Title problems may interfere with foreclosure actions.

By
Real Estate Agent with RE/MAX Properties SW, Inc.

A recent court case in Florida signifies problems for banks wanting to foreclose. A bank filed for foreclosure and submitted an assignment of mortgage as basis for the case. The court found that the mortgage was carried on the books of Fannie Mae and, thus, didn't belong to the servicing bank. Apparently only Fannie Mae, the owner of the mortgage, had the right to foreclose, yet the servicing bank filed the case. The judge found that the servicing bank's actions amount to a knowing deception and are therefore fraud. How often does this type of fraud occur? Are there a large number of these types of cases currently in process? This could possibly impact a large percentage of the foreclosures we're seeing nationwide.

In short the problem is this: Banks used to hold the loan for its entire life, but then they started selling and reselling the loans. The loans were pooled with other loans and these pools (or tranches) were sold. Because of the cost of recording the individual title transfers with the relevant counties, the banks didn't bother to register the transactions. So, because of this practice, for a bank to claim title to a particular house is almost like claiming title to an individual shingle on the roof of a condominium. The roof is common property and owned by all.

This is a potential problem for not only the loan servicer, but also for anyone who purchases an REO property. Will the title company defend your title to a house you bought in the event of a lawsuit showing that the foreclosing bank did not hold appropriate title? This is an interesting possibility.

For the time being, investors or anyone contemplating purchasing a foreclosed property, at the minimum, should make an effort to trace and understand the prior chain of title.

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Re-Bloggged 2 times:

Re-Blogged By Re-Blogged At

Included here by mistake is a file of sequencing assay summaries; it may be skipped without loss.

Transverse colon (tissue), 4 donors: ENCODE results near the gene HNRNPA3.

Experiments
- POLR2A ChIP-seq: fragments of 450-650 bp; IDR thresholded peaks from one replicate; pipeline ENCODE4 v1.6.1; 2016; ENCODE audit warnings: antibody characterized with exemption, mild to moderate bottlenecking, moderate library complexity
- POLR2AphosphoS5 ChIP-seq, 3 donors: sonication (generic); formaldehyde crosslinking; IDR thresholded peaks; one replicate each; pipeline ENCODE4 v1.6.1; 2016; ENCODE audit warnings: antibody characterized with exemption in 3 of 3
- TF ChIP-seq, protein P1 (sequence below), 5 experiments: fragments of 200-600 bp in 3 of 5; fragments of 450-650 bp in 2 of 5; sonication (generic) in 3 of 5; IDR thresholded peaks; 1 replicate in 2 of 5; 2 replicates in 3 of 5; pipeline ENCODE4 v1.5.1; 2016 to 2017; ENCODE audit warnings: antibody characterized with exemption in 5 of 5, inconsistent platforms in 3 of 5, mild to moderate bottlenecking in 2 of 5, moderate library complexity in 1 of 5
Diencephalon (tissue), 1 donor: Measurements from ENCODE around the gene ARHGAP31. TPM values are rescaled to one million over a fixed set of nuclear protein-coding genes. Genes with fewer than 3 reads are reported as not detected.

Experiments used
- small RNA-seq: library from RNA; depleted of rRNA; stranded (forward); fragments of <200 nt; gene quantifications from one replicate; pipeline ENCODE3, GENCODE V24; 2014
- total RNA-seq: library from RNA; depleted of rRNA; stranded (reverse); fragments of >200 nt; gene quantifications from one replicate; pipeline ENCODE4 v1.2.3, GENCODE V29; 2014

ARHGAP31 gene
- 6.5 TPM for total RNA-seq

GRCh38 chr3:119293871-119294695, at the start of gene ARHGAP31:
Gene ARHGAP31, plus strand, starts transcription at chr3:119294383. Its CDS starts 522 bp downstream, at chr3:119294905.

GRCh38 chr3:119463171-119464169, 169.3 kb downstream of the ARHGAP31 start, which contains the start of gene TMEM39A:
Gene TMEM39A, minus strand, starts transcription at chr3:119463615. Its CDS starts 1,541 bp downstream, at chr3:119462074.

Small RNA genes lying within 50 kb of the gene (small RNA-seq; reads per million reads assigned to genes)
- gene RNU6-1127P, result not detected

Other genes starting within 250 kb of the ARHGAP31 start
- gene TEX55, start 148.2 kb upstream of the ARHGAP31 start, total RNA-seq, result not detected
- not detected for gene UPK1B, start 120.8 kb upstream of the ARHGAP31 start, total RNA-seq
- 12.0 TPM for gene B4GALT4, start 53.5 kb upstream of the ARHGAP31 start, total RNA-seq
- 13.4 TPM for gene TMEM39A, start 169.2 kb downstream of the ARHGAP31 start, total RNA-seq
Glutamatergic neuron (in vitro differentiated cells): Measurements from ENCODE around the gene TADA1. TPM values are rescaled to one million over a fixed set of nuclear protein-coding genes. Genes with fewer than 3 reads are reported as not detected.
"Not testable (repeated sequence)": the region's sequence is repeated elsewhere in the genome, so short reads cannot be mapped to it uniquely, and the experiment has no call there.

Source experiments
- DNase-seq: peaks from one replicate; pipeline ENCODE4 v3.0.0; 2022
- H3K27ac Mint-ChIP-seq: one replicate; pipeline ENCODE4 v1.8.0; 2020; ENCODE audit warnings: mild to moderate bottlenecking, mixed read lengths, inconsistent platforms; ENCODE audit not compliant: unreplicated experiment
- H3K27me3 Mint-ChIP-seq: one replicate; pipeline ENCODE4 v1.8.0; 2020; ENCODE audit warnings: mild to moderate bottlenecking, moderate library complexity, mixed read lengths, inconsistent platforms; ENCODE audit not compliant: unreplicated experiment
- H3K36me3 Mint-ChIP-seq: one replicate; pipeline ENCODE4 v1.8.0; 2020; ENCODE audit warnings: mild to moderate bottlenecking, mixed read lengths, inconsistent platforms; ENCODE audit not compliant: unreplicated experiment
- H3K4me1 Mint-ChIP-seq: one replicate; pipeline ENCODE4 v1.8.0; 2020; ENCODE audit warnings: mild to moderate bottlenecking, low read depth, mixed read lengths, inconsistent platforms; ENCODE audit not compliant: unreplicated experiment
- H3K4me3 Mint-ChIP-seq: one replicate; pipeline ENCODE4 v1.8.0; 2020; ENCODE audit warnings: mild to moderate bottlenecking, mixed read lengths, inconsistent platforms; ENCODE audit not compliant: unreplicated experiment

1. J. Philip Faranda 09/22/2010 05:59 PM
  2. Carla Muss-Jacobs, Principal Broker/Owner 10/06/2010 04:26 PM
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Rainmaker
603,652
Pamela Seley, REALTOR®
Menifee Lakes California Real Estate
REALTY EXECUTIVES OTF

This could be a huge problem.  I will be interested to learn more and look forward to reading more on this topic. 

September 23, 2010 04:59 AM
Ambassador
1,516,895
Christine Donovan
Broker/Attorney 800-610-7253 DRE01267479 - Costa M
Donovan Blatt Realty

This is a very interestng topic.  What I am unclear on is how could the title companies choose not to cover this?  They're the ones doing the chain of title and reviewing it before close.

September 24, 2010 12:49 AM
Rainmaker
91,017
CHARLENE PERRY
Crown Title Corporation

I am a Maryland title agent specializing in REO transfers. I have written many blogs about this issue and have been following the class action law suits in Florida and other states. I have transferred more than 5000 REO properties in the recent past, most out of Fannie Mae. I can tell you that there have been many many cases where there were assignments recorded in the wrong order, dated incorrectly, and on and on.  The case that involves MERS is of particular interest to me because there are literally millions of mortgages that named MERS as a "servicing entity" or words to that effect. 

In cases where the foreclosure mills are beig assigned the file and being told to handle it from "cradle to grave" there is absolutely NO OVERSIGHT.  The poor consumer who purchases the property after foreclosure is the potential LOSER here. In a "cradle to grave" environment the foreclosure attorney is tasked with conducting the foreclosure, operating as a foreclosure mill, then they are tasked with transferring property to the new owner.  Well, if they created the problem in the foreclosure, and if they never did an actual full title search on the property, AND they are then being paid again to transfer this property to the new buyer, do you think they are going to go backwards to look for any inconsistency in the foreclosure process or defects in title? NO!!!

Please protect your clients by insisting that they use their own independent title agent for any property they are buying out of foreclosure, and please make sure that the independent title agent is very well versed in transferring REO property, 

Charlene Perry

The Preferred Title Group, Inc.

410-663-7444

September 24, 2010 08:03 PM
Rainmaker
253,513
Eric Martell
Ph.D. Eric Martell
RE/MAX Properties SW, Inc.

Charlene,

Thanks for your post explaining the potential problem for purchasers of REOs.  At this point, I've spoken to quite a few of our fellow agents and most have no idea that this is an issue.  Most of them just shrug it off when I explain.  IMHO, this isn't going to turn out well for a lot of people.

September 24, 2010 10:36 PM
Rainmaker
1,203,203
Carla Muss-Jacobs, Principal Broker/Owner
Buyer Focused ~ Buyer Results
BuyersAgentPortland.com | (503) 810-7192 Portland Metro Exclusive Buyers Agent | 100% Buyer Representation ~ 100% of the Time

Just re-blogged.  Great post!

October 06, 2010 04:27 PM
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Eric Martell

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